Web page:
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Brock String Exercise

A Brock string is a common tool used in vision therapy. It’s made up of a flexible white rope or string that’s about 10 to 15 feet long, that is lined up with colored wooden beads that move along the length of the string. Patients with convergence insufficiency, amblyopia (lazy eye) and strabismus (eye turn) commonly use the Brock string to strengthen specific visual skills.

There are two types of problems with the vergence system: those at close range and at a distance. To maintain clear, single vision, convergence and divergence skills must be quick, accurate, and consistent. Symptoms of a vergence dysfunction include double vision, blurred vision, headaches, and visual discomfort. Furthermore, vergence dysfunction impairs the visual-vestibular pathway, resulting in dizziness and balance issues.

What Is the Purpose of the Brock String Exercise?

The goal of the Brock string exercise is to help patients with vergence problems develop convergence skills and disrupt suppression.

Moreover, this exercise can be used as a diagnostic tool, providing instant feedback on whether their eyes are working as a team to focus on an object at various distances.

The Brock string is made up of two strings (each of which has beads affixed to them) that enter a central bead and two strings that leave it, creating a large“X”. As part of the exercise, patients are requested to alternate fixation and focus from one bead to the next while maintaining awareness of physiological diplopia. For example, patients may be instructed to fixate on a near bead, and if they see double, this indicates a problem with eye teaming. At this point, the patient will be instructed to move the bead closer or further away until he or she sees only one bead. To strengthen the visual skill, the patient will repeat this exercise several times over.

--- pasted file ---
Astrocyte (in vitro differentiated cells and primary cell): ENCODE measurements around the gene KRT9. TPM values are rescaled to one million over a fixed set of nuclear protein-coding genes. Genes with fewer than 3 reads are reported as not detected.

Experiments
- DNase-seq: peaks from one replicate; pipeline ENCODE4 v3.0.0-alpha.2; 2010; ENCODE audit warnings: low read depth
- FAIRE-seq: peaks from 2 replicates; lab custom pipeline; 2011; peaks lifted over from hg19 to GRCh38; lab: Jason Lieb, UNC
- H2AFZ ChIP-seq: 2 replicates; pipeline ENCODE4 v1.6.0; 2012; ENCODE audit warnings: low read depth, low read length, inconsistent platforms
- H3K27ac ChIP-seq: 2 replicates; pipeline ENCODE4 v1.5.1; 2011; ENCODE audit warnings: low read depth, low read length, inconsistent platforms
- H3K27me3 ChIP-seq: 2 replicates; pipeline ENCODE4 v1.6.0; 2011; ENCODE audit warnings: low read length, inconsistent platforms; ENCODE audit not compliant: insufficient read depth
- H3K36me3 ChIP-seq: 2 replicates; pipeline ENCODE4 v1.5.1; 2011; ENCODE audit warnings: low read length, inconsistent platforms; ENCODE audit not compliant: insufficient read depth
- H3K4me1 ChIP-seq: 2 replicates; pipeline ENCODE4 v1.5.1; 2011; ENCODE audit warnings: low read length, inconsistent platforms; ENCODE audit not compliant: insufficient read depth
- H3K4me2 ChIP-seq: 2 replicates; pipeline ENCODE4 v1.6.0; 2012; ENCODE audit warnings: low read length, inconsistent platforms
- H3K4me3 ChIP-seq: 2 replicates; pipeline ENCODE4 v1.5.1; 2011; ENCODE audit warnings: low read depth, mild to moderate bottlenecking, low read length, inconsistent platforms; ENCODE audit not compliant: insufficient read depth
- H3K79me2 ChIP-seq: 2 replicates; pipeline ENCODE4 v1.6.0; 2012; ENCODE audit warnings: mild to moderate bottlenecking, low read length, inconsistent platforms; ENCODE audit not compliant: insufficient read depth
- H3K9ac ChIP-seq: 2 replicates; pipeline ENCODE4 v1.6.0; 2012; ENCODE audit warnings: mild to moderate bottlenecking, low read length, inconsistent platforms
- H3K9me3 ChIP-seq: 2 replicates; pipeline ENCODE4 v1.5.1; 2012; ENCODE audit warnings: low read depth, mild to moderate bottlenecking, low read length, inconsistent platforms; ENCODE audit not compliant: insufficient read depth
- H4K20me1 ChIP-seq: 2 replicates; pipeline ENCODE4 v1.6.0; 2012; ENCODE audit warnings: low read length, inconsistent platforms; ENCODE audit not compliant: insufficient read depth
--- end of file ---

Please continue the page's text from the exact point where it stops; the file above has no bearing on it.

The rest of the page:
The activity can be altered to make it easier or more difficult by bringing the beads closer/further to the nose and/or by employing lenses and prisms.

Why is the Brock String Important in Vision Therapy?

The Brock string exercise can be used to diagnose and treat visual problems, including lazy eye, convergence insufficiency and other deficiencies in a person’s visual skills. This is critical since these issues can cause eye strain, headaches, blurry vision, balance issues and other problems. A concussion or other type of brain injury can also induce these same symptoms.

The Brock string exercise is divided into two parts: convergence and suppression.

Convergence occurs when both eyes are not focused correctly; they focus behind an object rather than directly on it. So in this context, a person with convergence insufficiency may struggle to maintain their focus on a single bead. If this is one of your issues, you may be experiencing eye strain or double vision.

Suppression occurs when the brain disregards the signals that one of the eyes sends to the brain. When looking at a Brock string you may only see one string instead of two, or one string may appear and then disappear. You will only see one field of vision, which may affect your balance and peripheral vision.

While the Brock string has numerous applications, it is not a do-it-yourself project; you will have the best results under the supervision of a vision therapy optometrist. Contact Grand Developmental Vision Institute to learn more about the Brock string exercise and vision therapy.

Our practice serves patients from Winnipeg, Selkirk, Portage La Prairie, and Brandon, Manitoba and surrounding communities.
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